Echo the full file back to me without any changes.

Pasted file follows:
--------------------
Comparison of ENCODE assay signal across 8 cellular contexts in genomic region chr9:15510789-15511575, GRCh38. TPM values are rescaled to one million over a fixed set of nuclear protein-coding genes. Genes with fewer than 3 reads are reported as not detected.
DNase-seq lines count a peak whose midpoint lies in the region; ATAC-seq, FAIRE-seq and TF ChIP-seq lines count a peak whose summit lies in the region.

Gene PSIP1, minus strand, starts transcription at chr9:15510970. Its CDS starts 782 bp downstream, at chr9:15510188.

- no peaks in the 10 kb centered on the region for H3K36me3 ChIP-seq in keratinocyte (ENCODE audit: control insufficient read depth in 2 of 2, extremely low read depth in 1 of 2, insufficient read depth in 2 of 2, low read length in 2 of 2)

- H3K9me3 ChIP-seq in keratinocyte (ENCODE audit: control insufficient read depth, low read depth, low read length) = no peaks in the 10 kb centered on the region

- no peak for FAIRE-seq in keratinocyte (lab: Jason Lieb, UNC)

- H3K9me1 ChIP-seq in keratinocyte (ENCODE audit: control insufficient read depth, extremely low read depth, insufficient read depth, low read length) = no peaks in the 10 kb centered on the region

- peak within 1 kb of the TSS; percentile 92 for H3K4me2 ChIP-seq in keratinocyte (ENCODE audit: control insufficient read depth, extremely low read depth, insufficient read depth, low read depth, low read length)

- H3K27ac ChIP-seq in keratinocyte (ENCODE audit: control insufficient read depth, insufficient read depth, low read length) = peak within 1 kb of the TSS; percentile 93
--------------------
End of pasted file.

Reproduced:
Comparison of ENCODE assay signal across 8 cellular contexts in genomic region chr9:15510789-15511575, GRCh38. TPM values are rescaled to one million over a fixed set of nuclear protein-coding genes. Genes with fewer than 3 reads are reported as not detected.
DNase-seq lines count a peak whose midpoint lies in the region; ATAC-seq, FAIRE-seq and TF ChIP-seq lines count a peak whose summit lies in the region.

Gene PSIP1, minus strand, starts transcription at chr9:15510970. Its CDS starts 782 bp downstream, at chr9:15510188.

- no peaks in the 10 kb centered on the region for H3K36me3 ChIP-seq in keratinocyte (ENCODE audit: control insufficient read depth in 2 of 2, extremely low read depth in 1 of 2, insufficient read depth in 2 of 2, low read length in 2 of 2)

- H3K9me3 ChIP-seq in keratinocyte (ENCODE audit: control insufficient read depth, low read depth, low read length) = no peaks in the 10 kb centered on the region

- no peak for FAIRE-seq in keratinocyte (lab: Jason Lieb, UNC)

- H3K9me1 ChIP-seq in keratinocyte (ENCODE audit: control insufficient read depth, extremely low read depth, insufficient read depth, low read length) = no peaks in the 10 kb centered on the region

- peak within 1 kb of the TSS; percentile 92 for H3K4me2 ChIP-seq in keratinocyte (ENCODE audit: control insufficient read depth, extremely low read depth, insufficient read depth, low read depth, low read length)

- H3K27ac ChIP-seq in keratinocyte (ENCODE audit: control insufficient read depth, insufficient read depth, low read length) = peak within 1 kb of the TSS; percentile 93